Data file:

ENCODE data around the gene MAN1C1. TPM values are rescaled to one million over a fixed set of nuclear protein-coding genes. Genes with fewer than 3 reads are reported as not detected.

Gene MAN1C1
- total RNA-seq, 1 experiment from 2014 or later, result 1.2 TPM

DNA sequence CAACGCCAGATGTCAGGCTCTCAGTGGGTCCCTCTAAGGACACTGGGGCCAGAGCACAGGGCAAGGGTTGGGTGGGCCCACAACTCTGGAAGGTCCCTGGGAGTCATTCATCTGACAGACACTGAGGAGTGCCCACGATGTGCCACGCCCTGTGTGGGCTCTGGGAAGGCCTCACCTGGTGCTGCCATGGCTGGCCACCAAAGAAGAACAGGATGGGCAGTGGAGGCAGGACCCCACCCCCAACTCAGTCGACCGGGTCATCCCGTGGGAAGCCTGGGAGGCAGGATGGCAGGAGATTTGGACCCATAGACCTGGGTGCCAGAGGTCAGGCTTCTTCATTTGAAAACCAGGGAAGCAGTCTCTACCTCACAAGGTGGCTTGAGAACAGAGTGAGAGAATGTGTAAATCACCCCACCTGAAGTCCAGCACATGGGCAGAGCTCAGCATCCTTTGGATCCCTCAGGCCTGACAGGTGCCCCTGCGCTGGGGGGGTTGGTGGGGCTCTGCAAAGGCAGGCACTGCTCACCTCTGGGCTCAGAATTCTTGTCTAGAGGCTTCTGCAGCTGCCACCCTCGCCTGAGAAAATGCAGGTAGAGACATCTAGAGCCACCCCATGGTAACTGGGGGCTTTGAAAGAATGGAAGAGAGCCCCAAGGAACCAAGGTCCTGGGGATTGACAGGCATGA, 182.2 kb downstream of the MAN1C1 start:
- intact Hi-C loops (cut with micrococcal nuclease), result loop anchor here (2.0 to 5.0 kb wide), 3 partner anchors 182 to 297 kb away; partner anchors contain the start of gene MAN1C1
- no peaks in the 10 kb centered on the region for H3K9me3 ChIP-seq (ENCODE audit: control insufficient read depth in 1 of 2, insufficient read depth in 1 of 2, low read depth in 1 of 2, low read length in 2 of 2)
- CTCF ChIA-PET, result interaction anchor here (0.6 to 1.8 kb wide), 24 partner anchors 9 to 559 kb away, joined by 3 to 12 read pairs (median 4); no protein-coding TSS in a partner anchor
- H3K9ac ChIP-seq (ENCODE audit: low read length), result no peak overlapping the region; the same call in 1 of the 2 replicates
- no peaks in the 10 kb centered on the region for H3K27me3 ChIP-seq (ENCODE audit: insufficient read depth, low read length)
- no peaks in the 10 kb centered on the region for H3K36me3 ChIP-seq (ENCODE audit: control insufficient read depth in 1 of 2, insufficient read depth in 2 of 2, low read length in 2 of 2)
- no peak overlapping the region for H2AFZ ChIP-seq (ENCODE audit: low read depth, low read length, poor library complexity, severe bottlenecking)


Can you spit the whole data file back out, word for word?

ENCODE data around the gene MAN1C1. TPM values are rescaled to one million over a fixed set of nuclear protein-coding genes. Genes with fewer than 3 reads are reported as not detected.

Gene MAN1C1
- total RNA-seq, 1 experiment from 2014 or later, result 1.2 TPM

DNA sequence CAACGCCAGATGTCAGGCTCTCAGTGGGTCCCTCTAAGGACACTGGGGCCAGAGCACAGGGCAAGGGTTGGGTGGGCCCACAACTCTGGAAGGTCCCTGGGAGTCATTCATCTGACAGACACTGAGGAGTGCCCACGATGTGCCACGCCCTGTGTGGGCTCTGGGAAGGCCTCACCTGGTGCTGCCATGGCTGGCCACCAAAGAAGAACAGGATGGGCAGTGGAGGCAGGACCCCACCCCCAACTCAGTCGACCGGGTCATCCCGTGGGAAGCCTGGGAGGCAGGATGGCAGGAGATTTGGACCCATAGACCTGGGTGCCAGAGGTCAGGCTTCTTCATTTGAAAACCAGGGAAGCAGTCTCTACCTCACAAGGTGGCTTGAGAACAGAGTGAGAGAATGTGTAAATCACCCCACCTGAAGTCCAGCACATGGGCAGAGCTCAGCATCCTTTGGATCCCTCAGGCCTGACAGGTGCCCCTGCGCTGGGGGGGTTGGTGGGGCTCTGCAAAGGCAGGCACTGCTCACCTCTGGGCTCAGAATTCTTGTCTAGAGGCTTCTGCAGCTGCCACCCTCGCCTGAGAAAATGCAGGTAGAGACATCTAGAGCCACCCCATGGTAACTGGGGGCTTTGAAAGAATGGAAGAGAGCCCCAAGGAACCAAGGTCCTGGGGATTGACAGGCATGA, 182.2 kb downstream of the MAN1C1 start:
- intact Hi-C loops (cut with micrococcal nuclease), result loop anchor here (2.0 to 5.0 kb wide), 3 partner anchors 182 to 297 kb away; partner anchors contain the start of gene MAN1C1
- no peaks in the 10 kb centered on the region for H3K9me3 ChIP-seq (ENCODE audit: control insufficient read depth in 1 of 2, insufficient read depth in 1 of 2, low read depth in 1 of 2, low read length in 2 of 2)
- CTCF ChIA-PET, result interaction anchor here (0.6 to 1.8 kb wide), 24 partner anchors 9 to 559 kb away, joined by 3 to 12 read pairs (median 4); no protein-coding TSS in a partner anchor
- H3K9ac ChIP-seq (ENCODE audit: low read length), result no peak overlapping the region; the same call in 1 of the 2 replicates
- no peaks in the 10 kb centered on the region for H3K27me3 ChIP-seq (ENCODE audit: insufficient read depth, low read length)
- no peaks in the 10 kb centered on the region for H3K36me3 ChIP-seq (ENCODE audit: control insufficient read depth in 1 of 2, insufficient read depth in 2 of 2, low read length in 2 of 2)
- no peak overlapping the region for H2AFZ ChIP-seq (ENCODE audit: low read depth, low read length, poor library complexity, severe bottlenecking)